A veteran of NASA’s Apollo program, El-Baz served as secretary of the lunar landing site-selection committee and chairman of astronaut training in orbital observations and photography.
His outstanding teaching abilities were confirmed by the Apollo astronauts: While circling the moon for the first time during Apollo mission 15, command module pilot Alfred Worden said, “After the King’s (El-Baz’s nickname) training, I feel like I’ve been here before.”
In his honor, one episode of Star Trek: The Next Generation featured a shuttle spacecraft named “El-Baz.” He was also the focus of an episode of the Tom Hanks-produced HBO miniseries From the Earth to the Moon, in a segment titled, “The Brain of Farouk El-Baz.”
Vast knowledge and leadership
The Egyptian-born El-Baz received a bachelor’s degree in chemistry and geology from Ain Shams University in Cairo, received a master’s and PhD from from the Missouri University of Science and Technology (after conducting research at MIT), taught mineralogy at Heidelberg University in Germany and worked in Egypt’s oil industry. He became a naturalized United States citizen in 1970.
In 1973, he established and directed for a decade the Center for Earth and Planetary Studies at the National Air and Space Museum of Smithsonian Institution in Washington, D.C. He was vice president for Science and Technology at Itek Optical Systems from 1982 until he joined Boston University in 1986.
El-Baz is a member of the United States National Academy of Engineering, the Committee for Geological Sciences of the National Academy of Sciences and serves on several boards, including the Arab Science and Technology Foundation, the Egyptian Center for Economic Studies, the Egyptian-American Affairs Council, the Moroccan-American Council, the World Affairs Council of Boston, the Library of Alexandria and the British University in Egypt.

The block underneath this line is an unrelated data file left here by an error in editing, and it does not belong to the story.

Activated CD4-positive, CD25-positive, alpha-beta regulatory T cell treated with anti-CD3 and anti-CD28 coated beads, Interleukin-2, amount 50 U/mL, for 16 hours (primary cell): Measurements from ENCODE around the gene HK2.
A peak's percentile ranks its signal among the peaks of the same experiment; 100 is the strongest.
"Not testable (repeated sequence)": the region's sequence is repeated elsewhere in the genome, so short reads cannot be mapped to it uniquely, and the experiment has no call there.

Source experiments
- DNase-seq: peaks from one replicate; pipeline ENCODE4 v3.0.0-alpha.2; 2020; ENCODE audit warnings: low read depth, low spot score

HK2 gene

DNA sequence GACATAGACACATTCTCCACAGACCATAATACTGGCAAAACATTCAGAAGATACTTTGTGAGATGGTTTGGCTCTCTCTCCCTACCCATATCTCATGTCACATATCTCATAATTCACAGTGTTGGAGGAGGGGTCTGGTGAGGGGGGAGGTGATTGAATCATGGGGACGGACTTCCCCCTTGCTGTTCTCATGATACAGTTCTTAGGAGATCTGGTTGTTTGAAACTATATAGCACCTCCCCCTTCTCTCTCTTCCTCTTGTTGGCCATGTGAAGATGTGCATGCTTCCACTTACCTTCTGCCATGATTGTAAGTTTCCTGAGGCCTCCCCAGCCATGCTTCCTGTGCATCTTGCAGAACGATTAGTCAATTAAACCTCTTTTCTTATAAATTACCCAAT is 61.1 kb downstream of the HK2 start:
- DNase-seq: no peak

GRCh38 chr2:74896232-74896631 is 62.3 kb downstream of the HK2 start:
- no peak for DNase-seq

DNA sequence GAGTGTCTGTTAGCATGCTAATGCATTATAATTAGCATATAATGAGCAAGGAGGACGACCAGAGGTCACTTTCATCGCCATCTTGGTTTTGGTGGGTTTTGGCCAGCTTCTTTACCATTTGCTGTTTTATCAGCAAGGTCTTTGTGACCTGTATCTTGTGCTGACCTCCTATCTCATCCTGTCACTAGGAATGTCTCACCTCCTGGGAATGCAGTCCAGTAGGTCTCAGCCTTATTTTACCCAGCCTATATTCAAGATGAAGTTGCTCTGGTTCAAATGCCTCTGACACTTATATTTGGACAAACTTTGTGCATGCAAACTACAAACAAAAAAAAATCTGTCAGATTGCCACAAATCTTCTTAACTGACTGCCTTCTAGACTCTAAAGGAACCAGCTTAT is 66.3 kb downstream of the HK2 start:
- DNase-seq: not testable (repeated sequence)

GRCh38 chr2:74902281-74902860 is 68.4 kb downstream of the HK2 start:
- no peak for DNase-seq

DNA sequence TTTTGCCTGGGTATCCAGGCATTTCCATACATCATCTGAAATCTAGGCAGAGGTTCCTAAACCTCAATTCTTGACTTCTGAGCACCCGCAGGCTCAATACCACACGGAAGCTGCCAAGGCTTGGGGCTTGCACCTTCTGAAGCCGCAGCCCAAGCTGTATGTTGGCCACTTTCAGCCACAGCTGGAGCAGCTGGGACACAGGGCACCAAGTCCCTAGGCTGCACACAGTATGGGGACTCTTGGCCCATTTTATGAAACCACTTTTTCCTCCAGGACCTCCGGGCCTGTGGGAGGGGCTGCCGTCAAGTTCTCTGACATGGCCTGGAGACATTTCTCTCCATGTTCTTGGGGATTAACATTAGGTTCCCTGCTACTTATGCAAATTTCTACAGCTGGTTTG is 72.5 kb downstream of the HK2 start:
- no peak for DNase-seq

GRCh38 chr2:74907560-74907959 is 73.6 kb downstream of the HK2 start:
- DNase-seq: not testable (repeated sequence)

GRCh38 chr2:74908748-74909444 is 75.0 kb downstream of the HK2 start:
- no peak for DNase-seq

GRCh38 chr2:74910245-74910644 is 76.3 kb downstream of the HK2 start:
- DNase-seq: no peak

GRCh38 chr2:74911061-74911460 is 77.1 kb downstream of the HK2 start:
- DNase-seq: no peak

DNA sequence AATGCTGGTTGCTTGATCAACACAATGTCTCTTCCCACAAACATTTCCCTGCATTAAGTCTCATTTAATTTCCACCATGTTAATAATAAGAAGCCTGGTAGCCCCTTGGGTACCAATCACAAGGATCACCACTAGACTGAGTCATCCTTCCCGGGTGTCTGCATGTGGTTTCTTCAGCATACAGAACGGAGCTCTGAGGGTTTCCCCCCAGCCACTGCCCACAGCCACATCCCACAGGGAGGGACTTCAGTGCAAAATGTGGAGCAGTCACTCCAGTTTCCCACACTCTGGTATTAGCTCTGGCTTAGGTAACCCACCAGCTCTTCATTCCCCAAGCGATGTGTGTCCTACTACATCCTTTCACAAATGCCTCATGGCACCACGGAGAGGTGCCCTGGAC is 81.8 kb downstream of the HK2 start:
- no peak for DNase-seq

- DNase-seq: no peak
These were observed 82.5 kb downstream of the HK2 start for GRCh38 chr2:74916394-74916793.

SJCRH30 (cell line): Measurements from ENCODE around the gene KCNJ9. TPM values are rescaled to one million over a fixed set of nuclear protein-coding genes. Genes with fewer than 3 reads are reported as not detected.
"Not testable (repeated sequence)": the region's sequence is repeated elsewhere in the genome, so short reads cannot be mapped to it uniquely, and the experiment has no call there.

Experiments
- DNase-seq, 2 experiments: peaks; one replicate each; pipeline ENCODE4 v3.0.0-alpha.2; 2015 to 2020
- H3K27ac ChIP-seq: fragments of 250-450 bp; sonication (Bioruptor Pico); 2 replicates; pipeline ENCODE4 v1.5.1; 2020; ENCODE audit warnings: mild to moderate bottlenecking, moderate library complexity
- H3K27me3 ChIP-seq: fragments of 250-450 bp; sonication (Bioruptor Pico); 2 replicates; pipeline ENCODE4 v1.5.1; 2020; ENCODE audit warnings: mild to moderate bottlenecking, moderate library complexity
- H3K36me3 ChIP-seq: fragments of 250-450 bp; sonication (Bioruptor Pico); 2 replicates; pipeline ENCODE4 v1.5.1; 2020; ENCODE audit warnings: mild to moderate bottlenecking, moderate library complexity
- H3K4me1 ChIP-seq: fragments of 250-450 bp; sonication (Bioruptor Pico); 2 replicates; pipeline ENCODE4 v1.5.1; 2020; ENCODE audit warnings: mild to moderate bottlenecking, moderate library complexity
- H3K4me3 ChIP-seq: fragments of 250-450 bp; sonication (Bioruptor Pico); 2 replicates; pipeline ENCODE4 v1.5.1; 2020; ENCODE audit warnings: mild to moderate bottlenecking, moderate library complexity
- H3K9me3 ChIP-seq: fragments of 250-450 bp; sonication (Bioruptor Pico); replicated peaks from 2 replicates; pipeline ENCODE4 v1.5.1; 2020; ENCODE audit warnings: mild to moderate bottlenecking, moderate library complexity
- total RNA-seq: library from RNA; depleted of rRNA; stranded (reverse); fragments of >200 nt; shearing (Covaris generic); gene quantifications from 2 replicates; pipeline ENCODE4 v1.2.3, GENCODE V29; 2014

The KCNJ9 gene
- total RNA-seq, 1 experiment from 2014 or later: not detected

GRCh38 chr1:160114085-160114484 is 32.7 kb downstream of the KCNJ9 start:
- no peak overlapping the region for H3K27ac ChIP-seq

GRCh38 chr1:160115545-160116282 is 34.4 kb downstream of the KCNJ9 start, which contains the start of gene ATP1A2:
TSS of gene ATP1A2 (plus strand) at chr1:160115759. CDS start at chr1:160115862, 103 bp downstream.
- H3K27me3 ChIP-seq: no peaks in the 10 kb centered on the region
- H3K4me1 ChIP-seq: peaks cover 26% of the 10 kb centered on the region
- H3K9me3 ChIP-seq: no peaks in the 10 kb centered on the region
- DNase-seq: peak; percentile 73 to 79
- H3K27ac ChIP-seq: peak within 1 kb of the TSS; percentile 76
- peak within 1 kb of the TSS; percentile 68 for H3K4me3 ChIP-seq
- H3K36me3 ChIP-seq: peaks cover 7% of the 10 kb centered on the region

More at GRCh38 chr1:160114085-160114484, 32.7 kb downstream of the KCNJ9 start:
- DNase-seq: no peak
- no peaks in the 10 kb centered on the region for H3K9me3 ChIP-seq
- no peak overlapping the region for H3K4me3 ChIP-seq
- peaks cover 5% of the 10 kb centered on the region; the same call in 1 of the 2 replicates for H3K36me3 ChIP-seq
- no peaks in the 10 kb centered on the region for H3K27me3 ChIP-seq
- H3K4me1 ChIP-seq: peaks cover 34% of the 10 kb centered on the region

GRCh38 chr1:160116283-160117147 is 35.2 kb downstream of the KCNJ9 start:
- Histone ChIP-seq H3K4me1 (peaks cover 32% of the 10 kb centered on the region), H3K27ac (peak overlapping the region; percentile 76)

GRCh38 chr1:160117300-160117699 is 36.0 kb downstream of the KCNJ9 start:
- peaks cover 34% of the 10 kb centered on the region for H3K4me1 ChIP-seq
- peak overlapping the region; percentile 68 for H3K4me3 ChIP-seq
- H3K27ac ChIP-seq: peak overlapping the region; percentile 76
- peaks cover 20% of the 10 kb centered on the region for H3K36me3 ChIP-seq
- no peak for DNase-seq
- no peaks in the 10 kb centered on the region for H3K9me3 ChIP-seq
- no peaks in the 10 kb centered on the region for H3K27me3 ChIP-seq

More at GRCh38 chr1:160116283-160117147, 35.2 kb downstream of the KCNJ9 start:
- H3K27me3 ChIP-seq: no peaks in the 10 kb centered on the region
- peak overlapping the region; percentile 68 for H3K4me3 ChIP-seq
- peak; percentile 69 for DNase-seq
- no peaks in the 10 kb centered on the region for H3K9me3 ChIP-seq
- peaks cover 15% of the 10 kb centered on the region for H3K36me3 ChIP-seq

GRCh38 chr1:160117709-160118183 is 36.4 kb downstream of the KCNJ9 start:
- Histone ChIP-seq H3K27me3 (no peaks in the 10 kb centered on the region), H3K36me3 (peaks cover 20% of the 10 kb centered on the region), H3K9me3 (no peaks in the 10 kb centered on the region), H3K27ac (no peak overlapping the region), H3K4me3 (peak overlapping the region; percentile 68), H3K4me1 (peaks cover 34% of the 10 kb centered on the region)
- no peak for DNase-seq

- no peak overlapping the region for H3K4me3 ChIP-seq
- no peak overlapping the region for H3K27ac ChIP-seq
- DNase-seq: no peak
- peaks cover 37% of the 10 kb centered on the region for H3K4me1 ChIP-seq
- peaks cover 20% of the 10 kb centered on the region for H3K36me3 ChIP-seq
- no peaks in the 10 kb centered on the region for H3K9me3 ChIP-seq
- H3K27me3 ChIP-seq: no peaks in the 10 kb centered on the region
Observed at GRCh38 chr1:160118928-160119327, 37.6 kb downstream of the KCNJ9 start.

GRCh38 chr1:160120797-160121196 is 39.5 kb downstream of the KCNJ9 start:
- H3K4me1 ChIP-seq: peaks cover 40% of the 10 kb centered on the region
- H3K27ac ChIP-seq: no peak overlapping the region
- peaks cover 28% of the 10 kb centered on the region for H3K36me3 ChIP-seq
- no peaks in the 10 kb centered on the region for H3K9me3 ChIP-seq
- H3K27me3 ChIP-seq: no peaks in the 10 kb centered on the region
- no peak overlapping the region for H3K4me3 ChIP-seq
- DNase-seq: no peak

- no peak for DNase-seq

He is a member of many national and international professional societies and a Fellow of the Geological Society of America, the American Association for the Advancement of Science, the Royal Astronomical Society in London and the Explorers Club in New York.
About the Inamori Ethics Prize
The Inamori Center was endowed by a generous gift from Kazuo Inamori, who established Kyocera Corp. and is a global telecommunications leader and founder of the Inamori Foundation that presents the annual Kyoto Prize in Kyoto, Japan.
Previous Inamori Ethics Prize winners were:
- Marian Wright Edelman, founder and president of the Children’s Defense Fund, 2017;
- Peter Eigen, founder of Transparency International and pioneer of the global fight against corruption, 2016;
- Martha C. Nussbaum, celebrated philosopher and groundbreaking scholar at the University of Chicago, 2015;
- Denis Mukwege, physician and human rights activist from the Democratic Republic of Congo, 2014;
- Yvon Chouinard, founder of Patagonia, 2013;
- David Suzuki, environmentalist and broadcaster, 2012;
- Beatrice Mtetwa, a human rights lawyer in Zimbabwe, 2011;
- Stan Brock, founder of Remote Area Medical, 2010;
- Mary Robinson, former United Nations High Commissioner on Human Rights and Ireland’s first woman president, 2009; and
- Francis S. Collins, leader of the Human Genome Project and director of the National Institutes of Health, 2008.
For more information, contact Bill Lubinger at firstname.lastname@example.org.